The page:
UPDATE: Orlando Cabrera signs with Reds

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Update: Brown reports that the Reds have agreed to terms with Cabrera on a one-year, $3 million contract with a $3 million option for 2011. According to Mark Sheldon of MLB.com, there’s a $1 million buyout on the second year.

Saturday 6:33 pm: Tim Brown of Yahoo! Sports hears that Orlando Cabrera is leaning towards choosing the Reds over the Rockies, with a deal likely done today.

Cabrera would have a better chance to win in Colorado, but with Troy Tulowitzki as the starting shortstop, he’d have to accept a part-time role with the club, most likely at second base, a position he hasn’t played regularly since 1998. The Reds love Paul Janish’s glove at shortstop (he only played 82 games at the position last season, but led all shortstops in UZR/150), but don’t think they can shoulder his meager offensive production over the course of a full season.

As Cincinnati emerges as the clear favorite for Cabrera, Troy Renck of the Denver Post tells us that the Rockies are a finalist for free agent infielder Melvin Mora. The Mariners and Rangers are also rumored to have interest in the 37-year-old. Mora has only played third base since the 2004 season, but the Rockies believe he could also play second base and outfield. He served a similar utility role with the Mets and in his early days with the Orioles.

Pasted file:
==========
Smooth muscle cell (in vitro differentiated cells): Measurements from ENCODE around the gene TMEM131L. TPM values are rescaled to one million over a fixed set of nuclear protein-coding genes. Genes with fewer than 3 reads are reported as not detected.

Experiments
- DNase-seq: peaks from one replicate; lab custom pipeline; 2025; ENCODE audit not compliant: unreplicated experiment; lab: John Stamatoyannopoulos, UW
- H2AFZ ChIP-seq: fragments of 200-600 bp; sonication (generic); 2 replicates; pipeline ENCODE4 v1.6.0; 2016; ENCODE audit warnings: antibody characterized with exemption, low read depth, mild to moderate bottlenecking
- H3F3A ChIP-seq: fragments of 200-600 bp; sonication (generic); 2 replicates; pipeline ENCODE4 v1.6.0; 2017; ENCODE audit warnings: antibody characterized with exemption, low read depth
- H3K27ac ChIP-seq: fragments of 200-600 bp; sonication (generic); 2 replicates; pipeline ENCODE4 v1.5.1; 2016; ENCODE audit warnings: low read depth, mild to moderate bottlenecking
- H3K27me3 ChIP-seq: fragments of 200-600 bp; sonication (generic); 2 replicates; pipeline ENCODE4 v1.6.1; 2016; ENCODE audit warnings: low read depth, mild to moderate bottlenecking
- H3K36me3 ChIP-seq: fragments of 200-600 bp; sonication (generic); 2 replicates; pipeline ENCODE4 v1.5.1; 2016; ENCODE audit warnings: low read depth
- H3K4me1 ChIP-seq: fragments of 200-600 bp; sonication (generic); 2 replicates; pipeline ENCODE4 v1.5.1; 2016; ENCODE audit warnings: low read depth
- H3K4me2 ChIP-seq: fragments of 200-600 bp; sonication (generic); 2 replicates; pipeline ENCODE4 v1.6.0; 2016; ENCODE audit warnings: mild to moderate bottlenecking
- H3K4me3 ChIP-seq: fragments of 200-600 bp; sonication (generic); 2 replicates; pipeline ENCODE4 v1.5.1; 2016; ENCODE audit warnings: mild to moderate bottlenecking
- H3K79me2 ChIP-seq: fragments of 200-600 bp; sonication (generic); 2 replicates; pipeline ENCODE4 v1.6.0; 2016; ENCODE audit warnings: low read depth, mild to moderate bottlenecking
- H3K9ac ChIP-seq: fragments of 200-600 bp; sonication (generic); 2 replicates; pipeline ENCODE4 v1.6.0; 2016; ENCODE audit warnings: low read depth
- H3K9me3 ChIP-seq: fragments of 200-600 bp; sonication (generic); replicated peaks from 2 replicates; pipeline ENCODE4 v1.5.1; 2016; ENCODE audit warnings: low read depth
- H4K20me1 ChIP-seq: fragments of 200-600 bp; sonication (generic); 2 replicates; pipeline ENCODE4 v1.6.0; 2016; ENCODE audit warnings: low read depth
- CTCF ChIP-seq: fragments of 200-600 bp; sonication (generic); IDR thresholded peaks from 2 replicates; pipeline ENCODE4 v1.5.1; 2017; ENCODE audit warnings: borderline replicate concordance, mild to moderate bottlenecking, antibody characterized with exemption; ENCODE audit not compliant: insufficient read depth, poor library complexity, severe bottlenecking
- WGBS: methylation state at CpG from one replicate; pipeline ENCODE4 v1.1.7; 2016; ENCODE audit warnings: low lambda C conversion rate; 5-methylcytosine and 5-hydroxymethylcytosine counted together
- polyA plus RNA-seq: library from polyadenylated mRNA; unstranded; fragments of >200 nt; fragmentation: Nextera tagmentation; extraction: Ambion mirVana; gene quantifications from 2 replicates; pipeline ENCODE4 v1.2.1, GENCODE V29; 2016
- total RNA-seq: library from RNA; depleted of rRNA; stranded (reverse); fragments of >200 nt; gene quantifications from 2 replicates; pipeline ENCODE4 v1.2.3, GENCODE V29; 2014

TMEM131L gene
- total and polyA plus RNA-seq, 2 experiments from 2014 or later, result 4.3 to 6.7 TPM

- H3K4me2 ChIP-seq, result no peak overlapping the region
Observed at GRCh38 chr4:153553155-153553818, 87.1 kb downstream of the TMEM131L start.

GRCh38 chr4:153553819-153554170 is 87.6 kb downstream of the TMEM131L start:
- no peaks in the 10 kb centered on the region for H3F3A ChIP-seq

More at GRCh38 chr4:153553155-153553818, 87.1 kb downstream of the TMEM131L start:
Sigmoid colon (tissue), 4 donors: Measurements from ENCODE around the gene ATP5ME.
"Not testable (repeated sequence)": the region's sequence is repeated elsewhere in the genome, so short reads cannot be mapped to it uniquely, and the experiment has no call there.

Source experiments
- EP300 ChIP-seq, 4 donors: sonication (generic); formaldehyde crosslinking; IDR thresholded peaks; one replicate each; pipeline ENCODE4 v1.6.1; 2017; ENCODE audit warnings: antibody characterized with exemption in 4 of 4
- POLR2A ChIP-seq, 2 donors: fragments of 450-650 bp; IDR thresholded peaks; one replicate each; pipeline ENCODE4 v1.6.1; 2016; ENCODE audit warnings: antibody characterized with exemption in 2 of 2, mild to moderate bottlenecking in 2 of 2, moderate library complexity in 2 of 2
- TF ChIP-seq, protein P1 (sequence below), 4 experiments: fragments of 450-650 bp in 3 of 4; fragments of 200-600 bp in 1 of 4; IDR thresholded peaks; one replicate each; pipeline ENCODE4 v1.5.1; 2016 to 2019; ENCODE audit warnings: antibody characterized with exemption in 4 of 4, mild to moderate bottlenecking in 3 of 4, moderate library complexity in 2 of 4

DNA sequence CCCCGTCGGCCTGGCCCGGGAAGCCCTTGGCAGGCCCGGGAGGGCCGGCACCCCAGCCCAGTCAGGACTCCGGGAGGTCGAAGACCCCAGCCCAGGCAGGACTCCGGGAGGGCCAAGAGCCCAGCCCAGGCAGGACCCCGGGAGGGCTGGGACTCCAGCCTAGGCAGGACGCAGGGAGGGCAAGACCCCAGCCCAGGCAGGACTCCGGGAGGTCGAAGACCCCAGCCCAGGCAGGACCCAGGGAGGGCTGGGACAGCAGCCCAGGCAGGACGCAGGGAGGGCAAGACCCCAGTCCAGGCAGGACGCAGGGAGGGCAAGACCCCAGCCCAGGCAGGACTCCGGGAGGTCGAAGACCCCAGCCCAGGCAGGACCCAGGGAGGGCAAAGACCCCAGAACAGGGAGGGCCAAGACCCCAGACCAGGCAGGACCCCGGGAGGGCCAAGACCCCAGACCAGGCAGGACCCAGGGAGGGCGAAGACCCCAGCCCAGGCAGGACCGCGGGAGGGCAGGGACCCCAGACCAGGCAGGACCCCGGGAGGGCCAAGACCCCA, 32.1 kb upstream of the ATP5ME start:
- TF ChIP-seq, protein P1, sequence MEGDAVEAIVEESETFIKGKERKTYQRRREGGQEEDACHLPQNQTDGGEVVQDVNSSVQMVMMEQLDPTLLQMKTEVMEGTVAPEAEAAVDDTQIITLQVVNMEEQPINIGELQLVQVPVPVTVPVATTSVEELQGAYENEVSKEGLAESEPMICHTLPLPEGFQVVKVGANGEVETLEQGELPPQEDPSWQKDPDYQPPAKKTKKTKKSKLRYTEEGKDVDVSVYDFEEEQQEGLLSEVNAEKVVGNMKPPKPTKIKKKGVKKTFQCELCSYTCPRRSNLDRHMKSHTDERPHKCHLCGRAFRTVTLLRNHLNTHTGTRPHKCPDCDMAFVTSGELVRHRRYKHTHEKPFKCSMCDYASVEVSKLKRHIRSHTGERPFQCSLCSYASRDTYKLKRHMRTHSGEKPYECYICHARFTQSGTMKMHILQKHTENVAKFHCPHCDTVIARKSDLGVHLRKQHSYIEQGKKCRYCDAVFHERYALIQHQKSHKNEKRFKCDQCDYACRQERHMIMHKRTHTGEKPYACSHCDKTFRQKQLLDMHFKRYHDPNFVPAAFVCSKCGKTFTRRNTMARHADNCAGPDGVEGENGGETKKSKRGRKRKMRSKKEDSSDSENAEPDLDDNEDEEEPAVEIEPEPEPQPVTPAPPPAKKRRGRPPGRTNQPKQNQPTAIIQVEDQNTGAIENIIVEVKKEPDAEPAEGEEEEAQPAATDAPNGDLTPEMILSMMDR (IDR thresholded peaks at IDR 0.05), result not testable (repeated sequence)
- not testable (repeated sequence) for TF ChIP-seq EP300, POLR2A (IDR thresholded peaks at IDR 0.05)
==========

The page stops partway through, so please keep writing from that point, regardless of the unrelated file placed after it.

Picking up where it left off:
Yadier Molina ties record for the most games caught with one team

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Yadier Molina has two World Series rings, multiple Gold Gloves, Platinum Gloves, All-Star appearances and a Silver Slugger award. He now has an all-time record too.

The record: the most games caught with one team. Last night he caught his 1756th career game with the Cardinals, with ties him with Gabby Hartnett of the Cubs, who last caught in 1941 and set the record in 1940, his last season with Chicago. Molina will break the record next time he dons the tools of ignorance, likely tonight against the Phillies.

Given how badly catchers get beaten up — and Molina has taken a beating at times in his career — and given how well mastery of the position leads to a catcher earning journeyman status, as it were, it’s quite a thing to catch that many games for one team.

Given that Molina is under contract with the Cardinals for two more seasons and has stated his desire to retire a Cardinal many times, he’s likely to put that record so far out of reach that it’ll likely take at least another 78 years to break it, if indeed it is ever broken.